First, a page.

- Dramatic growth across key sectors of Christmas shopping indicates that this year will be the most ethical Christmas on record
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According to the latest Ethical Consumer Markets Report published by Triodos Bank and Ethical Consumer, ethical food and drink has seen 9.7 per cent growth in 2017, while conventional foods have struggled.
The organic food and drink market grew to £1.81bn, a year-on-year increase of 3.8 per cent.
Sales of sustainable fish increased by 36.9 per cent and the sector is now worth £694m.
The number of consumers converting to vegetarianism is also on the rise, with a YouGov survey carried out as part of the report stating that the number of vegetarians increased by 30 per cent this year.
Rob Harrison, co-editor at Ethical Consumer said, “The growth in local shopping is a particularly significant trend in a world where it can feel like everything is going online. It appears that demand for locally produced artisan food, from bread to craft beer, is driving a revival of local shopping. Shoppers increasingly want to know where their food comes from, and that it’s come from somewhere as local as possible to reduce its carbon footprint.
“There has also been a big trend away from meat consumption generally. At Christmas time this could be, as they say, good news for turkeys.”
The latest Ethical Consumer Markets Report reveals that the UK’s ethical market is now worth £81.3 billion across 27 business sectors. The overall ethical market grew by 3.2 per cent in a year when growth generally was just below 1 per cent.
Bevis Watts, managing director at Triodos Bank UK, said:
“It is encouraging to see that more and more people are consciously choosing ethical and local options at Christmas and rejecting mindless consumerism. The Ethical Consumer Markets Report is incredibly important in helping understand and promote the shift that is happening towards ethical purchasing and behaviours. Where we spend, save and invest has a huge impact on our environment and the world around us.”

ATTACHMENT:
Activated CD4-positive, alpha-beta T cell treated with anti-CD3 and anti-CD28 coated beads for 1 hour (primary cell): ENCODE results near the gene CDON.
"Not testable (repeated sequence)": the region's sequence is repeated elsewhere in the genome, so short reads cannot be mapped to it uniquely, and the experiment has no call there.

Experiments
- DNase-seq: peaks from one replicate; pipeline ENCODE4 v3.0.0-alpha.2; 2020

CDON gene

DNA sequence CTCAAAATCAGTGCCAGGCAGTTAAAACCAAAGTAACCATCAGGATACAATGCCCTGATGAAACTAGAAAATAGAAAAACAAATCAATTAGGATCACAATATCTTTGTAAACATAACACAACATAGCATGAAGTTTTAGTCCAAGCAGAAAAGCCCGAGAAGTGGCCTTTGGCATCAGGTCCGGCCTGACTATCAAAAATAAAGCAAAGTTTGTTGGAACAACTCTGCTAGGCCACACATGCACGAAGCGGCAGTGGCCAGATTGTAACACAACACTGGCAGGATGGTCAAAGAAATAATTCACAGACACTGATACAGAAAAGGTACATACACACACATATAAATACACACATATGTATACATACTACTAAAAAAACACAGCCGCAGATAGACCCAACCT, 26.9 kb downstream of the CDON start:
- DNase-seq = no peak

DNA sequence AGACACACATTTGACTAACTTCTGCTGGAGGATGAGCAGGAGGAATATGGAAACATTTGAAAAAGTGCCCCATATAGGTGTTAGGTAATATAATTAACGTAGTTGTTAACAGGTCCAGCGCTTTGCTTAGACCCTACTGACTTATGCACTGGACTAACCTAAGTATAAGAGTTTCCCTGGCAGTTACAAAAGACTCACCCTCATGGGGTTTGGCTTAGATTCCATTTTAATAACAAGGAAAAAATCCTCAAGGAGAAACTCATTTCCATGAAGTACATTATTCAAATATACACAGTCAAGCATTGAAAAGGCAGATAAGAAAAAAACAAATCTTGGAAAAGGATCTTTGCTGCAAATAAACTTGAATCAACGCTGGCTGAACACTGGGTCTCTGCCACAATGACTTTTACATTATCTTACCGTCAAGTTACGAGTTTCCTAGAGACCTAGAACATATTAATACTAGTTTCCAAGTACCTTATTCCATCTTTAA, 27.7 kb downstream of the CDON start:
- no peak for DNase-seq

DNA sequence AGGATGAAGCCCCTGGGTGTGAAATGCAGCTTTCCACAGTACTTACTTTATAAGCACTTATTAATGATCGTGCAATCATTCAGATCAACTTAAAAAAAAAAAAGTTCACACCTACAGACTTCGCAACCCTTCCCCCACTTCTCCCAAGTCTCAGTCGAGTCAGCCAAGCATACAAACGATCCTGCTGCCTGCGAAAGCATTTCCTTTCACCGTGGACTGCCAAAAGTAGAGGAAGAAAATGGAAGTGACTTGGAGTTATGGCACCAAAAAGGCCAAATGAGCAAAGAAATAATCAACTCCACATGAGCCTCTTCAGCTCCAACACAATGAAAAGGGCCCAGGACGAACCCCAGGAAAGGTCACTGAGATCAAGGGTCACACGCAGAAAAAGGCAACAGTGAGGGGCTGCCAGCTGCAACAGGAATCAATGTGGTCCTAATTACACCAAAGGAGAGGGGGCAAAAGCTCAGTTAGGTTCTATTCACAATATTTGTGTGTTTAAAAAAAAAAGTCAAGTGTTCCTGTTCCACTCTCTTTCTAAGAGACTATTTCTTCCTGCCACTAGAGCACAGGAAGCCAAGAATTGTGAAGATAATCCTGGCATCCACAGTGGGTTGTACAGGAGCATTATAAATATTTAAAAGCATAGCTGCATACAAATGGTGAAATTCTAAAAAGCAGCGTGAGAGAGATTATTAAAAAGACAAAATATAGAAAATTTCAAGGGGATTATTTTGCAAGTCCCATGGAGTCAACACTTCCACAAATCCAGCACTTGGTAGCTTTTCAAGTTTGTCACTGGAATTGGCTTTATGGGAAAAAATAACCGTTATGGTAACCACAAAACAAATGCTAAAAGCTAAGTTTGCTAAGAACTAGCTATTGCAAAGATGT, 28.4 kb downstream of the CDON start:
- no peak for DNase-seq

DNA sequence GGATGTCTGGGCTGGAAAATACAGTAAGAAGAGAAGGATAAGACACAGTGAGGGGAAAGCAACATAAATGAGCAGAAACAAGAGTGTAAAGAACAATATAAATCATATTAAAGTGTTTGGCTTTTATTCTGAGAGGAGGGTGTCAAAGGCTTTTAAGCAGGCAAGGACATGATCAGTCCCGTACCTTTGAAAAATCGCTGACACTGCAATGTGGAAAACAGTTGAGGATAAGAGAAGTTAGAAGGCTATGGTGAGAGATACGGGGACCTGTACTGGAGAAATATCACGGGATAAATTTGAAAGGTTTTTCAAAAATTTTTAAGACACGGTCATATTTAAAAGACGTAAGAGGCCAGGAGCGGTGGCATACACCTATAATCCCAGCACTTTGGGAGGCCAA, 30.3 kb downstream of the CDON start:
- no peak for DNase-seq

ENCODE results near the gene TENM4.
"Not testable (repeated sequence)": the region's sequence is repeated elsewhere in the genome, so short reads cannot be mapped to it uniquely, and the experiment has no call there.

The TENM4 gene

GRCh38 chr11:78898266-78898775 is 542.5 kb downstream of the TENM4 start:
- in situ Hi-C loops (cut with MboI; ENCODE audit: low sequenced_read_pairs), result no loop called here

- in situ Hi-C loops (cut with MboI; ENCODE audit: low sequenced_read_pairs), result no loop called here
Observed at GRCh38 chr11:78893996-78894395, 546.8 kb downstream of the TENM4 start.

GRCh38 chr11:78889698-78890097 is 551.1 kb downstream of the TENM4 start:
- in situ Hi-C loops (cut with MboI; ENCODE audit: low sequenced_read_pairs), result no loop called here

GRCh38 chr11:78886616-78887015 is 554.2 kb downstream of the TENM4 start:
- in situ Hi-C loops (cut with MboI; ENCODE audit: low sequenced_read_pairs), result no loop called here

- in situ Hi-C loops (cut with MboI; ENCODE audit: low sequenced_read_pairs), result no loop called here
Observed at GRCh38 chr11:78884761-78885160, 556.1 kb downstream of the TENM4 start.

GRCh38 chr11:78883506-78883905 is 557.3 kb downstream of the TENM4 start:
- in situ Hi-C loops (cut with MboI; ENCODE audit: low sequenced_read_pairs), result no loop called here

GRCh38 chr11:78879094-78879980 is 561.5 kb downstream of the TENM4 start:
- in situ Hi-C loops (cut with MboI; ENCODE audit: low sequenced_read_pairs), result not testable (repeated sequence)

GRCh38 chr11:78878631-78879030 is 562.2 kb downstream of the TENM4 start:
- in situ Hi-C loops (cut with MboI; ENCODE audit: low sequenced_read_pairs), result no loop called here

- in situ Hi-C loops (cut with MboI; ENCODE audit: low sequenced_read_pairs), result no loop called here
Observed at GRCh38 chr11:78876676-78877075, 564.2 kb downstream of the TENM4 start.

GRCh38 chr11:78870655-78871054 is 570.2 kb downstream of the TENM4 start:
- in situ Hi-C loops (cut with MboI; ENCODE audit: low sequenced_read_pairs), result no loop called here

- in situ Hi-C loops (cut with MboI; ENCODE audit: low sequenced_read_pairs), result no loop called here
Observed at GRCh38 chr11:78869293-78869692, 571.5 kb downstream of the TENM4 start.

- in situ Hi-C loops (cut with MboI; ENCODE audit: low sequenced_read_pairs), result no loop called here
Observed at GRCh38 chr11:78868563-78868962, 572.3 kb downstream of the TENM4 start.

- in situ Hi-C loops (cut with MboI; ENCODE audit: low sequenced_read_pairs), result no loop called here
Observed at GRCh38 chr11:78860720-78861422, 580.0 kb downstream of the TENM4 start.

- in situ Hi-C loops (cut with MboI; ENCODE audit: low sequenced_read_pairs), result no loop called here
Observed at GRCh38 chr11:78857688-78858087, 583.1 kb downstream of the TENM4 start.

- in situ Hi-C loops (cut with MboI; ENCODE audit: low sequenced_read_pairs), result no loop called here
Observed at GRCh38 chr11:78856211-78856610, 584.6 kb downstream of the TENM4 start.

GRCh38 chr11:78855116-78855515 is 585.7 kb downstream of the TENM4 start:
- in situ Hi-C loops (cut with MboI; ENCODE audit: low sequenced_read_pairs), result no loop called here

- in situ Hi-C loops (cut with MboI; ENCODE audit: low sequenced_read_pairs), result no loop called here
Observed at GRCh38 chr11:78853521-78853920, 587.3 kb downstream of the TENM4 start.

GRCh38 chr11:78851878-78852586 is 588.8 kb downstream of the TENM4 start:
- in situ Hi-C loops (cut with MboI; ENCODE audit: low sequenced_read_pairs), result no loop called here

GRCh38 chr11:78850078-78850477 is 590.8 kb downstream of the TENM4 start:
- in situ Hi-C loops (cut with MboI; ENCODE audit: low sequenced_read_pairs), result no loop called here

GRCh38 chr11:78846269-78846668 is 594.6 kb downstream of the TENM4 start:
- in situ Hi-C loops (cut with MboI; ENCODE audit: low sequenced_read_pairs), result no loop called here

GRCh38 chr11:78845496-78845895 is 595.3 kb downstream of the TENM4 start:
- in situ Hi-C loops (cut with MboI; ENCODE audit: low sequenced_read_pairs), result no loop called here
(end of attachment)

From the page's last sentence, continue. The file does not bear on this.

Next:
A recent Impact Investing survey by Triodos Bank revealed that two thirds (64 per cent) of people believe individuals have the power to have a positive impact through the way they use their money.
The Ethical Consumer Markets Report has been acting as a barometer of ethical spending since 1999 by tracking sales data across a wide range of consumer sectors from food to fashion.
Award-winning craft chocolate producer, Chocolate Tree. connects customers with the whole process and origin through authentic transparency. Alastair Gower, owner said, “People ask why should I shop ethically? But I flip it on its head and ask, why shouldn’t you? People have come to believe that cheap, mass produced food is the norm. But Christmas is all about indulgence and extra treats.
“We pay twice as much for the cacao we buy from our farmers than what they would get on the commodity market. But in return we work with them to make sure the harvest is to the highest standards and done in a sustainable way. People are blown away when they get a taste of real high-quality chocolate, it’s a different experience. And for me, a Christmas treat can only be a pleasure if it doesn’t come on the back of someone’s health or living.”
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03 March 2008
Food and drink products that have ethical links are increasingly being bought by UK consumers, new research has suggested.